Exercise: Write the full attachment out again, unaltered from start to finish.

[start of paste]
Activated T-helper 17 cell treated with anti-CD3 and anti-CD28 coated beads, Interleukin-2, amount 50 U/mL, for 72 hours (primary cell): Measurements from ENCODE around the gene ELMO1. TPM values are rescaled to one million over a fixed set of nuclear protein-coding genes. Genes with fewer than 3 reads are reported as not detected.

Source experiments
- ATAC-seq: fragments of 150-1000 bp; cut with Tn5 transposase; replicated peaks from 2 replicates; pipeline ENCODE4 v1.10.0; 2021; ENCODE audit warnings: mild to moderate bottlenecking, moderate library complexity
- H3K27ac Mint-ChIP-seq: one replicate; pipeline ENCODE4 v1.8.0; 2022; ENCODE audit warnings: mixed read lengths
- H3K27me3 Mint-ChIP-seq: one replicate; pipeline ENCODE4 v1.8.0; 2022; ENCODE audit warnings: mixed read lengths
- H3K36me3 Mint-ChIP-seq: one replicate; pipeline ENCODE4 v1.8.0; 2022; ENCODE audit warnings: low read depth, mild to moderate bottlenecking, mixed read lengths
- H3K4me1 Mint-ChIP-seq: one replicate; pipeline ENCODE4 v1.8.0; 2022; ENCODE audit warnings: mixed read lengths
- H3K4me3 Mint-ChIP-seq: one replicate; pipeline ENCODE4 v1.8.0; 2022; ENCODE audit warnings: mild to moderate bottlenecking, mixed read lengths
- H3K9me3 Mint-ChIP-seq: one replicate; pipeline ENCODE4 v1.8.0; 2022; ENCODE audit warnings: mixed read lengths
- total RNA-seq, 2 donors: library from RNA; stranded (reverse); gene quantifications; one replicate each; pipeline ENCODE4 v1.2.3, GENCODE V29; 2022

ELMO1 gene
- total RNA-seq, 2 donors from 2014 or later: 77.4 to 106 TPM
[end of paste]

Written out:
Activated T-helper 17 cell treated with anti-CD3 and anti-CD28 coated beads, Interleukin-2, amount 50 U/mL, for 72 hours (primary cell): Measurements from ENCODE around the gene ELMO1. TPM values are rescaled to one million over a fixed set of nuclear protein-coding genes. Genes with fewer than 3 reads are reported as not detected.

Source experiments
- ATAC-seq: fragments of 150-1000 bp; cut with Tn5 transposase; replicated peaks from 2 replicates; pipeline ENCODE4 v1.10.0; 2021; ENCODE audit warnings: mild to moderate bottlenecking, moderate library complexity
- H3K27ac Mint-ChIP-seq: one replicate; pipeline ENCODE4 v1.8.0; 2022; ENCODE audit warnings: mixed read lengths
- H3K27me3 Mint-ChIP-seq: one replicate; pipeline ENCODE4 v1.8.0; 2022; ENCODE audit warnings: mixed read lengths
- H3K36me3 Mint-ChIP-seq: one replicate; pipeline ENCODE4 v1.8.0; 2022; ENCODE audit warnings: low read depth, mild to moderate bottlenecking, mixed read lengths
- H3K4me1 Mint-ChIP-seq: one replicate; pipeline ENCODE4 v1.8.0; 2022; ENCODE audit warnings: mixed read lengths
- H3K4me3 Mint-ChIP-seq: one replicate; pipeline ENCODE4 v1.8.0; 2022; ENCODE audit warnings: mild to moderate bottlenecking, mixed read lengths
- H3K9me3 Mint-ChIP-seq: one replicate; pipeline ENCODE4 v1.8.0; 2022; ENCODE audit warnings: mixed read lengths
- total RNA-seq, 2 donors: library from RNA; stranded (reverse); gene quantifications; one replicate each; pipeline ENCODE4 v1.2.3, GENCODE V29; 2022

ELMO1 gene
- total RNA-seq, 2 donors from 2014 or later: 77.4 to 106 TPM